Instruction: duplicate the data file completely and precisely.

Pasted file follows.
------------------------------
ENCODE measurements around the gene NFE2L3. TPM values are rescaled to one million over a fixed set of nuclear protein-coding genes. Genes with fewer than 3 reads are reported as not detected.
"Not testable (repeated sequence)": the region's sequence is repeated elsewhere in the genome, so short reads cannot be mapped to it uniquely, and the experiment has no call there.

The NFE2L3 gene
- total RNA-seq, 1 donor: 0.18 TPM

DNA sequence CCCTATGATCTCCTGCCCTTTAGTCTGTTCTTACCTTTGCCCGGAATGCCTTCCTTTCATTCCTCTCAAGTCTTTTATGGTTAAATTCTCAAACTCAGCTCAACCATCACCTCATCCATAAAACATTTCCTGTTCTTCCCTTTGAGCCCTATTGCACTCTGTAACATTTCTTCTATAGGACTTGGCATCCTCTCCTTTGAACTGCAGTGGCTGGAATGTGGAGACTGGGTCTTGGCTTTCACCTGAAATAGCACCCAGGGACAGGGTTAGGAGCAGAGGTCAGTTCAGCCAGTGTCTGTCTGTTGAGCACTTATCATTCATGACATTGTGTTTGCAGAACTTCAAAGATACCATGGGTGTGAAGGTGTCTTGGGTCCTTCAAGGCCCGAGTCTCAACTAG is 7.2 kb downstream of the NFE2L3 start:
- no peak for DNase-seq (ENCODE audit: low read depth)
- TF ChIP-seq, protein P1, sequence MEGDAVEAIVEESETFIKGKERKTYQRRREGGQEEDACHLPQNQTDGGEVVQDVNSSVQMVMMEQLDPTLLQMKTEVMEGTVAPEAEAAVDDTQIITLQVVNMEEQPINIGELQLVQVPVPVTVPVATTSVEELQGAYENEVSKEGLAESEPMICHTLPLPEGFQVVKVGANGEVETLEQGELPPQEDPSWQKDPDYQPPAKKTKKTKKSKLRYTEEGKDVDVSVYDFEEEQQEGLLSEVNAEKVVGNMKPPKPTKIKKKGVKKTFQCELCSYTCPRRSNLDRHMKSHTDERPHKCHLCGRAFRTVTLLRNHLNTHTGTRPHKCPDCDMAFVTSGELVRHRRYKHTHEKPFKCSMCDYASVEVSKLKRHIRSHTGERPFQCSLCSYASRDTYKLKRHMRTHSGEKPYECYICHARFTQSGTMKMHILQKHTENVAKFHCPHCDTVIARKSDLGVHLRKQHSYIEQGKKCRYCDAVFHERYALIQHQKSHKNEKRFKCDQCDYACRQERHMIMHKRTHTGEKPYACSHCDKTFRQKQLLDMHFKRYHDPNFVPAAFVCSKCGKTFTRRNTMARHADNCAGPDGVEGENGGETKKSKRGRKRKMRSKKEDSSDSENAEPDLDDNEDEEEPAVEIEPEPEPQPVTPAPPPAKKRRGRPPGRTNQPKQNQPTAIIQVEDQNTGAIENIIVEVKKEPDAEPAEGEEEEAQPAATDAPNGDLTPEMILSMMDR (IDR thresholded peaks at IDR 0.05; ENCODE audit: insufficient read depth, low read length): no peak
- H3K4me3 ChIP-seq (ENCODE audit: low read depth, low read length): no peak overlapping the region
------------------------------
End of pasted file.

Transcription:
ENCODE measurements around the gene NFE2L3. TPM values are rescaled to one million over a fixed set of nuclear protein-coding genes. Genes with fewer than 3 reads are reported as not detected.
"Not testable (repeated sequence)": the region's sequence is repeated elsewhere in the genome, so short reads cannot be mapped to it uniquely, and the experiment has no call there.

The NFE2L3 gene
- total RNA-seq, 1 donor: 0.18 TPM

DNA sequence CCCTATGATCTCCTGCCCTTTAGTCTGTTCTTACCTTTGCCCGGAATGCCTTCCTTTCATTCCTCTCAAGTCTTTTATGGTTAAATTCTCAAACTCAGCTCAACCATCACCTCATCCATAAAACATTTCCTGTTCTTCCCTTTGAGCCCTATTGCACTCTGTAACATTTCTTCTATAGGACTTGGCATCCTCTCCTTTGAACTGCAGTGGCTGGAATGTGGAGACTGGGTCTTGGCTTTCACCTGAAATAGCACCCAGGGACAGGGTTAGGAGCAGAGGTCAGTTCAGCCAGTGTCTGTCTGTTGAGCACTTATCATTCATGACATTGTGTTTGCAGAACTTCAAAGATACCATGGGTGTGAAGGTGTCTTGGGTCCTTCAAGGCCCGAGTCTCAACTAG is 7.2 kb downstream of the NFE2L3 start:
- no peak for DNase-seq (ENCODE audit: low read depth)
- TF ChIP-seq, protein P1, sequence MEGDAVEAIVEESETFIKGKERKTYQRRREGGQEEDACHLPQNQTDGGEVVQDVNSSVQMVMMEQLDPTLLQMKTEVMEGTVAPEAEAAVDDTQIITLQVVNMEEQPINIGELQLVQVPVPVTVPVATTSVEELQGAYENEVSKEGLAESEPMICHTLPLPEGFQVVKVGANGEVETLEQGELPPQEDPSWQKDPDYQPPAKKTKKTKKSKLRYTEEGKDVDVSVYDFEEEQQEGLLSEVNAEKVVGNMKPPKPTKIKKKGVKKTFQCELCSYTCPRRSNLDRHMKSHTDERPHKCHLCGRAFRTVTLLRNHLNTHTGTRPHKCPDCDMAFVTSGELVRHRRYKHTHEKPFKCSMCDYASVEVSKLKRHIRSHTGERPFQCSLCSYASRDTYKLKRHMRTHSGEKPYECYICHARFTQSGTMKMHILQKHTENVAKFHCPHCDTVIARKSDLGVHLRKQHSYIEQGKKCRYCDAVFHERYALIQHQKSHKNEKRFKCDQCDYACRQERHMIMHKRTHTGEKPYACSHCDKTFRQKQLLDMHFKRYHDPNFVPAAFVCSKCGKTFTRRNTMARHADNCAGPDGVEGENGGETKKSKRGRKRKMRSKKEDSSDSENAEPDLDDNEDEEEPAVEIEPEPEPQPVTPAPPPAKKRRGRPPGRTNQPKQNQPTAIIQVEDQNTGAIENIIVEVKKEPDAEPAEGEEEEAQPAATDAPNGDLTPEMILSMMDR (IDR thresholded peaks at IDR 0.05; ENCODE audit: insufficient read depth, low read length): no peak
- H3K4me3 ChIP-seq (ENCODE audit: low read depth, low read length): no peak overlapping the region